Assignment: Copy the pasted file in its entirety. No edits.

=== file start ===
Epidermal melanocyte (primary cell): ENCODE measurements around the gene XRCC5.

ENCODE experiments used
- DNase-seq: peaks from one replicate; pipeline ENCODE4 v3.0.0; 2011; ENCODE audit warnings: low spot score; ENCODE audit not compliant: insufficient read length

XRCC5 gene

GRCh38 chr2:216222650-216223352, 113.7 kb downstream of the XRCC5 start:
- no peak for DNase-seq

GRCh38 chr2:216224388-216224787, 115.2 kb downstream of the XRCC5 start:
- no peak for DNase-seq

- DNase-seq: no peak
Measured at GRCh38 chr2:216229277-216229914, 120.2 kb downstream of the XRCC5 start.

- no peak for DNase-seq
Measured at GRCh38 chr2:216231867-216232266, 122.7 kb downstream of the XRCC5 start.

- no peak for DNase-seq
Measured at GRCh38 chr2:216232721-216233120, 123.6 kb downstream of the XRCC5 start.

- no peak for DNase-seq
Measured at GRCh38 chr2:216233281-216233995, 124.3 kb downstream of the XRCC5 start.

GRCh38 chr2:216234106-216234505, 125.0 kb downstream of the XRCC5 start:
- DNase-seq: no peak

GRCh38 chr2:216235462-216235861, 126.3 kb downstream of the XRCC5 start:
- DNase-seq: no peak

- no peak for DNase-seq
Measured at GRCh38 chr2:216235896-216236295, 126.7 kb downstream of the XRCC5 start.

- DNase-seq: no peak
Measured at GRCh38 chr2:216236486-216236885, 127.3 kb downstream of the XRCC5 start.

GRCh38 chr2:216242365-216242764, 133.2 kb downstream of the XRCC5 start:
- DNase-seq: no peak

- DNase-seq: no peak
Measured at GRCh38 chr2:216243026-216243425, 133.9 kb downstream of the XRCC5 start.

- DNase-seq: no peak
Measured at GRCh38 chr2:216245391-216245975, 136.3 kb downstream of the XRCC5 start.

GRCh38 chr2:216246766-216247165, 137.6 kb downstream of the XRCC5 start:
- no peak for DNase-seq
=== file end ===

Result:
Epidermal melanocyte (primary cell): ENCODE measurements around the gene XRCC5.

ENCODE experiments used
- DNase-seq: peaks from one replicate; pipeline ENCODE4 v3.0.0; 2011; ENCODE audit warnings: low spot score; ENCODE audit not compliant: insufficient read length

XRCC5 gene

GRCh38 chr2:216222650-216223352, 113.7 kb downstream of the XRCC5 start:
- no peak for DNase-seq

GRCh38 chr2:216224388-216224787, 115.2 kb downstream of the XRCC5 start:
- no peak for DNase-seq

- DNase-seq: no peak
Measured at GRCh38 chr2:216229277-216229914, 120.2 kb downstream of the XRCC5 start.

- no peak for DNase-seq
Measured at GRCh38 chr2:216231867-216232266, 122.7 kb downstream of the XRCC5 start.

- no peak for DNase-seq
Measured at GRCh38 chr2:216232721-216233120, 123.6 kb downstream of the XRCC5 start.

- no peak for DNase-seq
Measured at GRCh38 chr2:216233281-216233995, 124.3 kb downstream of the XRCC5 start.

GRCh38 chr2:216234106-216234505, 125.0 kb downstream of the XRCC5 start:
- DNase-seq: no peak

GRCh38 chr2:216235462-216235861, 126.3 kb downstream of the XRCC5 start:
- DNase-seq: no peak

- no peak for DNase-seq
Measured at GRCh38 chr2:216235896-216236295, 126.7 kb downstream of the XRCC5 start.

- DNase-seq: no peak
Measured at GRCh38 chr2:216236486-216236885, 127.3 kb downstream of the XRCC5 start.

GRCh38 chr2:216242365-216242764, 133.2 kb downstream of the XRCC5 start:
- DNase-seq: no peak

- DNase-seq: no peak
Measured at GRCh38 chr2:216243026-216243425, 133.9 kb downstream of the XRCC5 start.

- DNase-seq: no peak
Measured at GRCh38 chr2:216245391-216245975, 136.3 kb downstream of the XRCC5 start.

GRCh38 chr2:216246766-216247165, 137.6 kb downstream of the XRCC5 start:
- no peak for DNase-seq